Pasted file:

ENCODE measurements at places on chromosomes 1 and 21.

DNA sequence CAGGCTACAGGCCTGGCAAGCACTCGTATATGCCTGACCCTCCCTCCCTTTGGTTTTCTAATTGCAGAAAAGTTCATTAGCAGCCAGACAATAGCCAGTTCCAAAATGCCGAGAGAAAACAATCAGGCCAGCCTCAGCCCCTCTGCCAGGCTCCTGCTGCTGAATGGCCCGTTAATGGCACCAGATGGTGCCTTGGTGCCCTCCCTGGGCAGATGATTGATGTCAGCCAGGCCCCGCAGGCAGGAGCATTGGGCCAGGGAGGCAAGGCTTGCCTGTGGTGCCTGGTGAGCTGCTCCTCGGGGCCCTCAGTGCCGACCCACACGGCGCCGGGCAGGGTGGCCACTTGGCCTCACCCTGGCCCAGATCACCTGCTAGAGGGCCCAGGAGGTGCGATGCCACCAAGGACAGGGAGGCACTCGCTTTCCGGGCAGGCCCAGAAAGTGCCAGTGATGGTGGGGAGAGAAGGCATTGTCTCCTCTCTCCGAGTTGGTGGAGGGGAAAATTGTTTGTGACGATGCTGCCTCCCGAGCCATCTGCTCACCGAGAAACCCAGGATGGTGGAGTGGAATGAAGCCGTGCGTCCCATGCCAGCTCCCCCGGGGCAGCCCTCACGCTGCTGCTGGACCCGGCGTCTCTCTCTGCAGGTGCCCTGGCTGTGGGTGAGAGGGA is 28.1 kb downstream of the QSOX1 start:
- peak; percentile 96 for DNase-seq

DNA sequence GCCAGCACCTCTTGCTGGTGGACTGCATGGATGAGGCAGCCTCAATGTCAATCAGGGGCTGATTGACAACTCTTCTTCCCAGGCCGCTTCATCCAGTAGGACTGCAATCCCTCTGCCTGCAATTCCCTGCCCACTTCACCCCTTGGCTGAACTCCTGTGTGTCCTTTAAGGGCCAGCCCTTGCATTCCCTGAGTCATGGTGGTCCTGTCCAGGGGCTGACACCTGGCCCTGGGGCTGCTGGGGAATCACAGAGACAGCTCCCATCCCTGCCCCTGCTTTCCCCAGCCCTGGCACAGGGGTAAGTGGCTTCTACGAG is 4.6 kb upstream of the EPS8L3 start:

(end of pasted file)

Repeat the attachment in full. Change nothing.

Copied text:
ENCODE measurements at places on chromosomes 1 and 21.

DNA sequence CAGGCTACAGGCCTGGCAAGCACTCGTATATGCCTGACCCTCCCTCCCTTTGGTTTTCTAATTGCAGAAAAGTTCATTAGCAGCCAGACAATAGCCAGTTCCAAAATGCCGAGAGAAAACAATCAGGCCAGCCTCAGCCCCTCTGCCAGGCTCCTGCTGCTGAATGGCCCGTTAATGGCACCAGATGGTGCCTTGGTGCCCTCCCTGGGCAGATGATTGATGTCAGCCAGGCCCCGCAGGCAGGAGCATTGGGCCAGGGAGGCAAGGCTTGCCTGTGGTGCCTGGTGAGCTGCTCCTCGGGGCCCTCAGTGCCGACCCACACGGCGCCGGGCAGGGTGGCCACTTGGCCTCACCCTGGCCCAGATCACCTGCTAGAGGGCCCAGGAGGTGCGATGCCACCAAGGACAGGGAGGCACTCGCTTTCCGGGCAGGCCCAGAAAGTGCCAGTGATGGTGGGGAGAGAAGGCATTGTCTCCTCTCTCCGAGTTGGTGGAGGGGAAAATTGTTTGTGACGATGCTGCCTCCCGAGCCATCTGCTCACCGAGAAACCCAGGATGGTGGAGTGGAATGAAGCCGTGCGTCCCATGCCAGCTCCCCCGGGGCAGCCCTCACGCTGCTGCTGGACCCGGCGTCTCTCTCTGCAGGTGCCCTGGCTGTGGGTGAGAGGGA is 28.1 kb downstream of the QSOX1 start:
- peak; percentile 96 for DNase-seq

DNA sequence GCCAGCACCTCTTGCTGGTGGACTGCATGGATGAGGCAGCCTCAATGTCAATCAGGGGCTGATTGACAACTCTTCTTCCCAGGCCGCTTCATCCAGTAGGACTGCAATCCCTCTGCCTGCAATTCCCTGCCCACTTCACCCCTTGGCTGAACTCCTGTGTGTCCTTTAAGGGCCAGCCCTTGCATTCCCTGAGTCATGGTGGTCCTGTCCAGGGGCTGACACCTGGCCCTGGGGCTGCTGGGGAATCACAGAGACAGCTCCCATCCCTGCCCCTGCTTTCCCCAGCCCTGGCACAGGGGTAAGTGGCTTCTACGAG is 4.6 kb upstream of the EPS8L3 start: